Roads are especially likely to cause increased rates of erosion because, in addition to removing ground cover, they can significantly change drainage patterns especially if an embankment has been made to support the road. A road that has a lot of rock and one that is “hydrologically invisible” (that gets the water off the road as quickly as possible, mimicking natural drainage patterns) has the best chance of not causing increased erosion.
Many human activities remove vegetation from an area, making the soil easily eroded. Logging can cause increased erosion rates due to soil compaction, exposure of mineral soil, for example roads and landings. However it is the removal of or compromise to the forest floor not the removal of the canopy that can lead to erosion. This is because rain drops striking tree leaves coalesce with other rain drops creating larger drops. When these larger drops fall (called throughfall) they again may reach terminal velocity and strike the ground with more energy then had they fallen in the open. Terminal velocity of rain drops is reached in about 8 meters. Because forest canopies are usually higher than this, leaf drop can regain terminal velocity. However, the intact forest floor, with its layers of leaf litter and organic matter, absorbs the impact of the rainfall.

Heavy grazing can reduce vegetation enough to increase erosion. Changes in the kind of vegetation in an area can also affect erosion rates. Different kinds of vegetation lead to different infiltration rates of rain into the soil. Forested areas have higher infiltration rates, so precipitation will result in less surface runoff, which erodes. Instead much of the water will go in subsurface flows, which are generally less erosive. Leaf litter and low shrubs are an important part of the high infiltration rates of forested systems, the removal of which can increase erosion rates. Leaf litter also shelters the soil from the impact of falling raindrops, which is a significant agent of erosion. Vegetation can also change the speed of surface runoff flows, so grasses and shrubs can also be instrumental in this aspect.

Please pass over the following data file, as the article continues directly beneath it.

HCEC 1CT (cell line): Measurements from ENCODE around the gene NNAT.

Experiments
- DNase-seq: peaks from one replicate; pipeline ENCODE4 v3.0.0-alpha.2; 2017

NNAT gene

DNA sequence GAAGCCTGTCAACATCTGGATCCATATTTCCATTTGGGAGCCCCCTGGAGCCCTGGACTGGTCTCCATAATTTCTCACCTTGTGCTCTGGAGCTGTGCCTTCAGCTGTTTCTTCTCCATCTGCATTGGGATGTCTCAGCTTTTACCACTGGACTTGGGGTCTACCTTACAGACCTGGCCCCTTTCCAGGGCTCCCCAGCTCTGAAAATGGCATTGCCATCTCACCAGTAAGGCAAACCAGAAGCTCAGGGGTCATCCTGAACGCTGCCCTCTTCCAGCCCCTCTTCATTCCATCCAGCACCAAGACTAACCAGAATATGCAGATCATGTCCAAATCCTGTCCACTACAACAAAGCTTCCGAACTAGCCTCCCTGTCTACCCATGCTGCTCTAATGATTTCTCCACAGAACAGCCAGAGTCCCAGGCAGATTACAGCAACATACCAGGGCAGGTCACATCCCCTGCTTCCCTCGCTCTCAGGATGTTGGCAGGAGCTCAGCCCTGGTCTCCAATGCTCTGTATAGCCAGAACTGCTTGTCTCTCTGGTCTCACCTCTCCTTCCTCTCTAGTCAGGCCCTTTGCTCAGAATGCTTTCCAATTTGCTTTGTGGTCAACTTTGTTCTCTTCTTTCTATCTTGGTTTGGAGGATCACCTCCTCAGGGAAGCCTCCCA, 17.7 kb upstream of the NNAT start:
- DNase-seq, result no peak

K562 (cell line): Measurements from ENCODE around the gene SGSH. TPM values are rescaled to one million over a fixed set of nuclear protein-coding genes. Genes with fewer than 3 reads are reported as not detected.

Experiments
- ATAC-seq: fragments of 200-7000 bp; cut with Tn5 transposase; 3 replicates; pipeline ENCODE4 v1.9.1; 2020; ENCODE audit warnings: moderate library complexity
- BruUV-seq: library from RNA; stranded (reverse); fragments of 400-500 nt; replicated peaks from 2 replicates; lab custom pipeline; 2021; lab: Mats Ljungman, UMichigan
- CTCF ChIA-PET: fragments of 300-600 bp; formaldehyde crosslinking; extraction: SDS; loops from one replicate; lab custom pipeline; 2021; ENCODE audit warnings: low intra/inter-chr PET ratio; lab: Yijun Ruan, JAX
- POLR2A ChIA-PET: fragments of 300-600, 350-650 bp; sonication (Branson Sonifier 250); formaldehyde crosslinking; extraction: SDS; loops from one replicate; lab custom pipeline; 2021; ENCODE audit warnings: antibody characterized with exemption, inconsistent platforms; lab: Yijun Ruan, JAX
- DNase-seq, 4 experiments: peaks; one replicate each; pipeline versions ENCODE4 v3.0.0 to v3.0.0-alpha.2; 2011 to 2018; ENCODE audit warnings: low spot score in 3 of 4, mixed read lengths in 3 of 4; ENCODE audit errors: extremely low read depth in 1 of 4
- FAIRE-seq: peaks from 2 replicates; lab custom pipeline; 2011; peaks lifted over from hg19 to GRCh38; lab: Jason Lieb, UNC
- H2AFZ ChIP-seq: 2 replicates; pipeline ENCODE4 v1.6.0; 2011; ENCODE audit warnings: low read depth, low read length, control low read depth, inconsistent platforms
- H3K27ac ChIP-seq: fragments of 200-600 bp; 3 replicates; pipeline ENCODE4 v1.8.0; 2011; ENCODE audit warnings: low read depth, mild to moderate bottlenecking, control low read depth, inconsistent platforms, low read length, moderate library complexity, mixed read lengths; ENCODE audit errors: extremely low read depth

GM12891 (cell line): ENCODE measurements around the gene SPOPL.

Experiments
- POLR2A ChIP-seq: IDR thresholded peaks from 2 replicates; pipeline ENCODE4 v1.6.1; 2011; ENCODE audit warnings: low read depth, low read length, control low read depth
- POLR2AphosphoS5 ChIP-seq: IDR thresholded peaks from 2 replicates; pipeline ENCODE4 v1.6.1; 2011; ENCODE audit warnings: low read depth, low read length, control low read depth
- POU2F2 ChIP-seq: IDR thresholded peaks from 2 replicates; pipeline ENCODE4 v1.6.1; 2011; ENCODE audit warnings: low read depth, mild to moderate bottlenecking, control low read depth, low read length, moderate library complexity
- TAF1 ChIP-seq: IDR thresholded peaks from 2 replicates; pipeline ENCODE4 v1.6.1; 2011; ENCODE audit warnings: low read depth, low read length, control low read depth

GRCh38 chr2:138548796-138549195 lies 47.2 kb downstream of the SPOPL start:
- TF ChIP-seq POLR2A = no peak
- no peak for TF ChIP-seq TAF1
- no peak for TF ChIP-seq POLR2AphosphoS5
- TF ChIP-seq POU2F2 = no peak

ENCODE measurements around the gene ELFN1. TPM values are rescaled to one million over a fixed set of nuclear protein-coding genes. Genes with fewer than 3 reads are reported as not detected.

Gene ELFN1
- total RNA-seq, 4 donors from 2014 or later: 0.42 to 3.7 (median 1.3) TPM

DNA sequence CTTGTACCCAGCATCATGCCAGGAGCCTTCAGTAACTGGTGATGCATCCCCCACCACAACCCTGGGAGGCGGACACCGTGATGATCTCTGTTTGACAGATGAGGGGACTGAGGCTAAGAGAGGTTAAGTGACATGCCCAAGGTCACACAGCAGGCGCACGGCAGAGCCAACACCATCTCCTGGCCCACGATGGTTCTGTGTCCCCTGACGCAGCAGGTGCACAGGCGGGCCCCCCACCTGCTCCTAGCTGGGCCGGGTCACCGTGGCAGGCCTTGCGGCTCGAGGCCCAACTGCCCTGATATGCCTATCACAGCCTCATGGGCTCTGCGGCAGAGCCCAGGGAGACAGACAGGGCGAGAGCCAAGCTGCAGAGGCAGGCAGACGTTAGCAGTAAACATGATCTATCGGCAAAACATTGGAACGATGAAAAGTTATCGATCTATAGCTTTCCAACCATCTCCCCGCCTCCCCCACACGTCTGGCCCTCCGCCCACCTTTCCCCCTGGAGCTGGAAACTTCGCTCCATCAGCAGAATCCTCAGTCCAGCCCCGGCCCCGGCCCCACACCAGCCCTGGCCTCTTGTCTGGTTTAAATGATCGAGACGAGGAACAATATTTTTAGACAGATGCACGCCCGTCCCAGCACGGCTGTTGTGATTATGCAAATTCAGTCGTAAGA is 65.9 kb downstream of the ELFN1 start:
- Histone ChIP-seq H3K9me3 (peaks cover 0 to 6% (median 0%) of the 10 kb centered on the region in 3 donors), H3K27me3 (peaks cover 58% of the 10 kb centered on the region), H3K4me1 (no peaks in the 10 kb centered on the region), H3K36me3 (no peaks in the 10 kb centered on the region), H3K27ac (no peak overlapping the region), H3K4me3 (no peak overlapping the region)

One of the main causes of erosive soil loss in the year 2006 is the result of slash and burn treatment of tropical forest. When the total ground surface is stripped of vegetation and then seared of all living organisms, the upper soils are vulnerable to both wind and water erosion. In a number of regions of the earth, entire sectors of a country have been rendered unproductive. For example, on the Madagascar high central plateau, comprising approximately ten percent of that ountry’s land area, virtually the entire landscape is sterile of vegetation, with gully erosive furrows typically in excess of 50 meters deep and one kilometer tide. Shifting cultivation is a farming system which sometimes incorporates the slash and burn method in some regions of the world. This degrades the soil and causes the soil to become less and less fertile.